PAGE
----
The Department of Justice has found Volkswagen liable for criminal wrongdoing. Volkswagen is expected to face criminal and civil penalties for violating the Clean Air Act by installing software on vehicles that violates environmental standards meant to reduce smog, but prosecutors have yet to decide the specific criminal charges they might bring against the automaker. Volkswagen admitted to installing the emissions-cheating software. The automaker expected to receive credit from prosecutors for cooperating with the investigation and agreeing to a civil accord in June with regulators and consumers that could separately cost the automaker up to $15 billion. The credit could reduce the financial penalty Volkswagen receives, among other things, in the final settlement with the Department of Justice. Volkswagen set aside roughly $21 billion to deal with the fallout
We’ve heard plenty lately about self-driving cars; Google has built an autonomous vehicle and logged about 1.8 million miles, but most of the autonomous systems are really driver-assisted. That is changing. Ford Motor plans to have a fully autonomous vehicle – no steering wheel, no gas or brake pedals – available by 2021 for ride-hailing services. Fiat Chrysler has teamed with Google to develop 100 self-driving minivans. Ford conducted unsuccessful negotiations with Google prior to the Chrysler deal. GM has spent almost $600 million – and will spend more – acquiring self-driving software maker Cruise Automation and invested $500 million for a 9 percent stake in ride-hailing company Lyft. GM is testing Cruise’s self-driving software on Chevy Bolt electric cars in Scottsdale.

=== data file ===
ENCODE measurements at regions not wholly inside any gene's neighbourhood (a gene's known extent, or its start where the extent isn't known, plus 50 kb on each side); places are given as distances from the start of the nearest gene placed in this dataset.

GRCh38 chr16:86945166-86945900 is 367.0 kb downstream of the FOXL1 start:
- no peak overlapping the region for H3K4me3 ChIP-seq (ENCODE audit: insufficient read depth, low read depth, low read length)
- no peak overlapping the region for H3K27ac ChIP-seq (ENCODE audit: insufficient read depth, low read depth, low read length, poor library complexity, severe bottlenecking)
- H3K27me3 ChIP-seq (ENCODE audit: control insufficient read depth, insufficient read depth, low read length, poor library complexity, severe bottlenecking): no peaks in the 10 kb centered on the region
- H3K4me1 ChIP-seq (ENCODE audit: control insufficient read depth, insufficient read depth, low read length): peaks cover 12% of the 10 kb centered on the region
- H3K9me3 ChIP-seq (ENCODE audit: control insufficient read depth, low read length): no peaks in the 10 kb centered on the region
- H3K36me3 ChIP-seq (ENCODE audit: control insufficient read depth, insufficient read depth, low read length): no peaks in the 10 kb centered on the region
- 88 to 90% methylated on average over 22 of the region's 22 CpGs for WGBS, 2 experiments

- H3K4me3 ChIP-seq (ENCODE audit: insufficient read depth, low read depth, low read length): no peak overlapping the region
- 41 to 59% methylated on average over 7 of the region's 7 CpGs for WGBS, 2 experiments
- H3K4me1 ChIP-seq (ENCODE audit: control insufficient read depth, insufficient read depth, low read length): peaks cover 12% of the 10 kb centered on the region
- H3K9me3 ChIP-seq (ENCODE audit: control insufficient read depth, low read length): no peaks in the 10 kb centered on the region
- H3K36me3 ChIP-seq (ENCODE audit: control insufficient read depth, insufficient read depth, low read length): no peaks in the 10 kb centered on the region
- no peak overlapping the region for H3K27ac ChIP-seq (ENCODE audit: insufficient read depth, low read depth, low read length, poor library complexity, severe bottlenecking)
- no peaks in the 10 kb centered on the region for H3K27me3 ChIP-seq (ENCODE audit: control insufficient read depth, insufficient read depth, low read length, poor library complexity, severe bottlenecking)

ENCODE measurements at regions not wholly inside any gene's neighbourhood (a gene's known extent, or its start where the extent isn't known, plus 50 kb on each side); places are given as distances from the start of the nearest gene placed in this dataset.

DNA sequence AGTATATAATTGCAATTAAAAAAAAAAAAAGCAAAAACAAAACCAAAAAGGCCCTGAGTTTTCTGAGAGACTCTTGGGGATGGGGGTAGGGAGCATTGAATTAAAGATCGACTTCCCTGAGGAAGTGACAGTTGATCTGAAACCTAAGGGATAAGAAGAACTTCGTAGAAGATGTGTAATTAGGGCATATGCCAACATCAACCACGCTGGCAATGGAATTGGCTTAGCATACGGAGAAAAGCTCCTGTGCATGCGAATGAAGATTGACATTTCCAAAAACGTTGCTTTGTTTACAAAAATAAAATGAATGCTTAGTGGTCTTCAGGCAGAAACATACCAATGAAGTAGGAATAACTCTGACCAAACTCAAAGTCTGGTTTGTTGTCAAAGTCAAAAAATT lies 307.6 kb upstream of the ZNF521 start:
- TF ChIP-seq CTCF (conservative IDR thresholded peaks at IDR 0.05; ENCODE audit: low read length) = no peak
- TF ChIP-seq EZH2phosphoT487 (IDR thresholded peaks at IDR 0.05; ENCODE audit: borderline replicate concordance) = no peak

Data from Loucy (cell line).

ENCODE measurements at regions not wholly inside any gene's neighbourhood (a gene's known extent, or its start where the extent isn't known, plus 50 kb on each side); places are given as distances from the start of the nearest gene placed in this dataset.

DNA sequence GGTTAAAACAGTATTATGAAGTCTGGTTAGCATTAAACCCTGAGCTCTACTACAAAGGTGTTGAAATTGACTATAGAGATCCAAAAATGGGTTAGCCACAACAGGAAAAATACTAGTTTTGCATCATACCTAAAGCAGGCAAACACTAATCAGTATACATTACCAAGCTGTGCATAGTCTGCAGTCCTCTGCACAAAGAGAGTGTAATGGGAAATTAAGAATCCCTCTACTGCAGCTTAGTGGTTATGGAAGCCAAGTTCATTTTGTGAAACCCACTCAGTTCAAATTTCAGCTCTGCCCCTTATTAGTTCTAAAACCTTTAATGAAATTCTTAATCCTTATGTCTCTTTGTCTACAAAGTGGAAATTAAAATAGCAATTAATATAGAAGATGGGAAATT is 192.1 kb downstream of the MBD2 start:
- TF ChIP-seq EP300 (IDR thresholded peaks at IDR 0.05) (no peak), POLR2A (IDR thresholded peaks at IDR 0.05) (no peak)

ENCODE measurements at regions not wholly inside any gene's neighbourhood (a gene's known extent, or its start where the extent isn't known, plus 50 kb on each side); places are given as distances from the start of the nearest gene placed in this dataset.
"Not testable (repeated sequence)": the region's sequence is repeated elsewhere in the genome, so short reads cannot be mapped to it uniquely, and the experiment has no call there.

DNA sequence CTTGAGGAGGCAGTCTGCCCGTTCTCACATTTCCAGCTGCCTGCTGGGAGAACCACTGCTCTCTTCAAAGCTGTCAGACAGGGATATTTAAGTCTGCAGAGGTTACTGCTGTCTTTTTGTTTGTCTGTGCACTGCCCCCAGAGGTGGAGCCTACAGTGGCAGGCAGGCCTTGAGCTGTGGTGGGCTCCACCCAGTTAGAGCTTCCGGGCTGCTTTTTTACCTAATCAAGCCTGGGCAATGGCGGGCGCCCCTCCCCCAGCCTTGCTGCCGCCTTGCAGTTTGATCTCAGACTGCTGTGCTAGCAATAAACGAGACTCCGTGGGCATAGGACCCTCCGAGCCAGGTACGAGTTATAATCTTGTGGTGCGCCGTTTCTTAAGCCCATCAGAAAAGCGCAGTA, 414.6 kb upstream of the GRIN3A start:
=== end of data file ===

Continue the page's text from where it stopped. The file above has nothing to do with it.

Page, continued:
Google has launched a new video-calling app called Duo. If you have used Apple’s FaceTime, then Duo won’t seem like a big deal but Duo works on both Apple and Android devices. You can initiate a call using a phone number rather than a Google account or Gmail address, making it easier to call friends, family and other people already stored on smartphone contact lists. Google’s main innovative feature is “Knock Knock ,” which lets you see live video of your caller before you answer, unlike Apple’s FaceTime. It runs on Wi-Fi and cellular networks, automatically switching between different types and speeds of connection and adjusting video quality. Google is a little late to the messaging party; there is already plenty of competition. Even if Apple users are enticed by the cross-platform functionality–they can only make Apple-to-Apple FaceTime calls– Google still has to win over Android consumers—that’s over 80% of the worldwide smartphone market—who can use Microsoft’s Skype and Google’s own Hangouts. Plus, these platforms offer file transfers, text messaging and group calling. The main draw of Duo seems to be that it is so basic, even I could use it.